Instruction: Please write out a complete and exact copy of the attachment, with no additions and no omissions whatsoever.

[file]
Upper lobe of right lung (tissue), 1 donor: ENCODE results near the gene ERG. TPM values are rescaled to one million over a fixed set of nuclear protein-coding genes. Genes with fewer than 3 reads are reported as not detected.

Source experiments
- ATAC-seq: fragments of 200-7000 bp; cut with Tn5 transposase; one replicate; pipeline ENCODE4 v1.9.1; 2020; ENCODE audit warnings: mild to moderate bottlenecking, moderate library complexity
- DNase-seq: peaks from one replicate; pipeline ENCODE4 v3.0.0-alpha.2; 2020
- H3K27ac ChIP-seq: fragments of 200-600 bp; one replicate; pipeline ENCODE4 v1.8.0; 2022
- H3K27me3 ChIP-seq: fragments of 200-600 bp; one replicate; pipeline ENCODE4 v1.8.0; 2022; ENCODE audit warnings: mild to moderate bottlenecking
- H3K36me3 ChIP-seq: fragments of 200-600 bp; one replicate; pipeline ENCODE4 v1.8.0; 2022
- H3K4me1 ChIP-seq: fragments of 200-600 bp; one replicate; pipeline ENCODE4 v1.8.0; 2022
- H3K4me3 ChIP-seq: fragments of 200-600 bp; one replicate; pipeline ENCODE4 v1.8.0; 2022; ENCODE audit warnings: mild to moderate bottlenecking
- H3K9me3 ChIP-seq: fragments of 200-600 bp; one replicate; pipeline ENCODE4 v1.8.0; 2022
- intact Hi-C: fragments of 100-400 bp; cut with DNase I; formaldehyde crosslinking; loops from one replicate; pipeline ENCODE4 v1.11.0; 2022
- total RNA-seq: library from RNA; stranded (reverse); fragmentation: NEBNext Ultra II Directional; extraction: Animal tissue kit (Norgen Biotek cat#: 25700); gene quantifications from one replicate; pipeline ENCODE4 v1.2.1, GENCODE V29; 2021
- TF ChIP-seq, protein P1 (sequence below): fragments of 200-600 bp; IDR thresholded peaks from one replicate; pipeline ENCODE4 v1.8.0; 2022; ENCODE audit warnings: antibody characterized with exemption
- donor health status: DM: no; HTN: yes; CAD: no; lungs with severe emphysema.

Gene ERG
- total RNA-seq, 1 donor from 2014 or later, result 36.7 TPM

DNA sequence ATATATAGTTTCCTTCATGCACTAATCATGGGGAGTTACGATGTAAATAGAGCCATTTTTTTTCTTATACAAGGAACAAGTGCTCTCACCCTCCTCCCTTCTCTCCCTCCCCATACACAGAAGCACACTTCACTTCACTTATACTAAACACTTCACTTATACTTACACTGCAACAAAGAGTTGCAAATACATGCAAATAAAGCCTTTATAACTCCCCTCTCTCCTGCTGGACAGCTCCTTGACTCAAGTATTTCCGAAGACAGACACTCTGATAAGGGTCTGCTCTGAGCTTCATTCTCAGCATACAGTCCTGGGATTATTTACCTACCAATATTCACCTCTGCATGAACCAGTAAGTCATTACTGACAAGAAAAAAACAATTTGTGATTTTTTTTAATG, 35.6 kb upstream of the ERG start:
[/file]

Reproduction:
Upper lobe of right lung (tissue), 1 donor: ENCODE results near the gene ERG. TPM values are rescaled to one million over a fixed set of nuclear protein-coding genes. Genes with fewer than 3 reads are reported as not detected.

Source experiments
- ATAC-seq: fragments of 200-7000 bp; cut with Tn5 transposase; one replicate; pipeline ENCODE4 v1.9.1; 2020; ENCODE audit warnings: mild to moderate bottlenecking, moderate library complexity
- DNase-seq: peaks from one replicate; pipeline ENCODE4 v3.0.0-alpha.2; 2020
- H3K27ac ChIP-seq: fragments of 200-600 bp; one replicate; pipeline ENCODE4 v1.8.0; 2022
- H3K27me3 ChIP-seq: fragments of 200-600 bp; one replicate; pipeline ENCODE4 v1.8.0; 2022; ENCODE audit warnings: mild to moderate bottlenecking
- H3K36me3 ChIP-seq: fragments of 200-600 bp; one replicate; pipeline ENCODE4 v1.8.0; 2022
- H3K4me1 ChIP-seq: fragments of 200-600 bp; one replicate; pipeline ENCODE4 v1.8.0; 2022
- H3K4me3 ChIP-seq: fragments of 200-600 bp; one replicate; pipeline ENCODE4 v1.8.0; 2022; ENCODE audit warnings: mild to moderate bottlenecking
- H3K9me3 ChIP-seq: fragments of 200-600 bp; one replicate; pipeline ENCODE4 v1.8.0; 2022
- intact Hi-C: fragments of 100-400 bp; cut with DNase I; formaldehyde crosslinking; loops from one replicate; pipeline ENCODE4 v1.11.0; 2022
- total RNA-seq: library from RNA; stranded (reverse); fragmentation: NEBNext Ultra II Directional; extraction: Animal tissue kit (Norgen Biotek cat#: 25700); gene quantifications from one replicate; pipeline ENCODE4 v1.2.1, GENCODE V29; 2021
- TF ChIP-seq, protein P1 (sequence below): fragments of 200-600 bp; IDR thresholded peaks from one replicate; pipeline ENCODE4 v1.8.0; 2022; ENCODE audit warnings: antibody characterized with exemption
- donor health status: DM: no; HTN: yes; CAD: no; lungs with severe emphysema.

Gene ERG
- total RNA-seq, 1 donor from 2014 or later, result 36.7 TPM

DNA sequence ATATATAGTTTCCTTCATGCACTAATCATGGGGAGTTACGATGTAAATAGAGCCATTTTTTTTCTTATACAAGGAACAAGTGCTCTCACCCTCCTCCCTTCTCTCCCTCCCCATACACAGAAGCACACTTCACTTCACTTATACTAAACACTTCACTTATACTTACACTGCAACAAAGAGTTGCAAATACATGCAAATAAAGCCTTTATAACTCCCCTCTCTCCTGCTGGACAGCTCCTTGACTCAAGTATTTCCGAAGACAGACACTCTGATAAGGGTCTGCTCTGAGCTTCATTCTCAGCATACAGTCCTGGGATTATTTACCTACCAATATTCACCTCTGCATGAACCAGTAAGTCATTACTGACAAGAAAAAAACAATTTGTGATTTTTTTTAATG, 35.6 kb upstream of the ERG start: